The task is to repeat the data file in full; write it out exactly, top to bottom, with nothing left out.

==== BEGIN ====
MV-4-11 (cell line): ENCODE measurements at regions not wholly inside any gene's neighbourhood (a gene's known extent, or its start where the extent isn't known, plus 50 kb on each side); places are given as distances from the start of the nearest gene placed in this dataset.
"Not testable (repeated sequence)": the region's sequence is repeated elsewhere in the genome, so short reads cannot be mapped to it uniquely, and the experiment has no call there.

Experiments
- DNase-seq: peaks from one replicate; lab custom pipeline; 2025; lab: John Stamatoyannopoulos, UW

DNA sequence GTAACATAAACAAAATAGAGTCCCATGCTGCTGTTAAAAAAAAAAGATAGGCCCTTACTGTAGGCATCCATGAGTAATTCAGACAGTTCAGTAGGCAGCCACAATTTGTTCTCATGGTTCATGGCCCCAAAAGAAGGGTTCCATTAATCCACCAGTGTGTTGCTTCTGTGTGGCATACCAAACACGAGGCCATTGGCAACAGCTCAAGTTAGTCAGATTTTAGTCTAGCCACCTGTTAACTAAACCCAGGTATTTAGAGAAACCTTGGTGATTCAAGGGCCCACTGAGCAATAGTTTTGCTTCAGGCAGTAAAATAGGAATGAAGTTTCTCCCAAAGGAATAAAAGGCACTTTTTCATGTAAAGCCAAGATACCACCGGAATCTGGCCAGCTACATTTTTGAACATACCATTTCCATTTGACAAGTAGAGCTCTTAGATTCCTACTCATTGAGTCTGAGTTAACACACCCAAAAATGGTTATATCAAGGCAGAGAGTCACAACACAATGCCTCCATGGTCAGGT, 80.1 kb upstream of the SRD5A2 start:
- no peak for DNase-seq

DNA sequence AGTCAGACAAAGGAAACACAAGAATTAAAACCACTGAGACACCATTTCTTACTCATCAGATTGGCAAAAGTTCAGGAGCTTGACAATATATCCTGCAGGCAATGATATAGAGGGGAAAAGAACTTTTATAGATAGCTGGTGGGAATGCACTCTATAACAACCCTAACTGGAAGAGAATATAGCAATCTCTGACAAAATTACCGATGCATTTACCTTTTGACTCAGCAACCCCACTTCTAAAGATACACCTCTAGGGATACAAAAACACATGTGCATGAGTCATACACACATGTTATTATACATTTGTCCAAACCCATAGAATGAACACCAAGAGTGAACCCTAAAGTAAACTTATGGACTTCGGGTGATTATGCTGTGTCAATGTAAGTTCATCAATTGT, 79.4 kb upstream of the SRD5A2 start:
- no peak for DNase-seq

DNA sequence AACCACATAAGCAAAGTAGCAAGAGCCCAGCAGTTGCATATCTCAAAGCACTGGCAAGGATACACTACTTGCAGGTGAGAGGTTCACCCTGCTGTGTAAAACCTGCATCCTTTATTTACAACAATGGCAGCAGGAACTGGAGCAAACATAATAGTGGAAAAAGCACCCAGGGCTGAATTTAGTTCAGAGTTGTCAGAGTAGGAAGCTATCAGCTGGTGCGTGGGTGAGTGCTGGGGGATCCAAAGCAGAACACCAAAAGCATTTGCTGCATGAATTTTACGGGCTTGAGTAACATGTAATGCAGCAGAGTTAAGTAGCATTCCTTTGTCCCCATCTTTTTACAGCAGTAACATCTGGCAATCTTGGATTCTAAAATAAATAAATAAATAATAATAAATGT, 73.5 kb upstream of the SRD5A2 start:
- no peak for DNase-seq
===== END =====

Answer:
MV-4-11 (cell line): ENCODE measurements at regions not wholly inside any gene's neighbourhood (a gene's known extent, or its start where the extent isn't known, plus 50 kb on each side); places are given as distances from the start of the nearest gene placed in this dataset.
"Not testable (repeated sequence)": the region's sequence is repeated elsewhere in the genome, so short reads cannot be mapped to it uniquely, and the experiment has no call there.

Experiments
- DNase-seq: peaks from one replicate; lab custom pipeline; 2025; lab: John Stamatoyannopoulos, UW

DNA sequence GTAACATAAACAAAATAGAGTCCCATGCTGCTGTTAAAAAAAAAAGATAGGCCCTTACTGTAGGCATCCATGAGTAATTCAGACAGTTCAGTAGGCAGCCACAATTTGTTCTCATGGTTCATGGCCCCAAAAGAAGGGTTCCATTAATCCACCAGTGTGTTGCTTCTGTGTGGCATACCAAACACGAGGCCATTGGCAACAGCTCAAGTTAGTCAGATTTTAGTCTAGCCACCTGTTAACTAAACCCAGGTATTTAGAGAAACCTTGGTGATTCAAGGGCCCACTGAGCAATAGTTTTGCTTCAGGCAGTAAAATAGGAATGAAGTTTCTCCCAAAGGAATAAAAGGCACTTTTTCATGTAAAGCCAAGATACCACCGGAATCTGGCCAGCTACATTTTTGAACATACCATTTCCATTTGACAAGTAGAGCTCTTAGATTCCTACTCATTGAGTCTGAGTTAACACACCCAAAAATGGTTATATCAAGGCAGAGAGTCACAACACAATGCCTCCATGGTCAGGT, 80.1 kb upstream of the SRD5A2 start:
- no peak for DNase-seq

DNA sequence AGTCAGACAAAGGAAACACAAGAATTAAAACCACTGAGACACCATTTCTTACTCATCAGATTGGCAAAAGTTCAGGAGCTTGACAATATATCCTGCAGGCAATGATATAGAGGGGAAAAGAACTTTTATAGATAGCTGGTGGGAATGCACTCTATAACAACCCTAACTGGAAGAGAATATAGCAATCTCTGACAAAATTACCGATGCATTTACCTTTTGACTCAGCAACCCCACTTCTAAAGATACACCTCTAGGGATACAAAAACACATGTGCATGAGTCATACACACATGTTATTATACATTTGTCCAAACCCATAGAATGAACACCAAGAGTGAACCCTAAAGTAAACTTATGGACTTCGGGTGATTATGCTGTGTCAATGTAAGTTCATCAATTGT, 79.4 kb upstream of the SRD5A2 start:
- no peak for DNase-seq

DNA sequence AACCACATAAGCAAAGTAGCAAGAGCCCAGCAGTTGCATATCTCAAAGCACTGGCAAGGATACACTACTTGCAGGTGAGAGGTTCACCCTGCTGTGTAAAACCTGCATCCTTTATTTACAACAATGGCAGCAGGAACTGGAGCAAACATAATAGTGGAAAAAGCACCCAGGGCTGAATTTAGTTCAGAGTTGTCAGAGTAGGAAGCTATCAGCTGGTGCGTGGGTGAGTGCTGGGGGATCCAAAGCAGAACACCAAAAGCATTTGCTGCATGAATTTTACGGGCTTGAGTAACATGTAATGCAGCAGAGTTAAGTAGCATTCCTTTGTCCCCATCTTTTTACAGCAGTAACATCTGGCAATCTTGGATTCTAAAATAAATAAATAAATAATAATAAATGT, 73.5 kb upstream of the SRD5A2 start:
- no peak for DNase-seq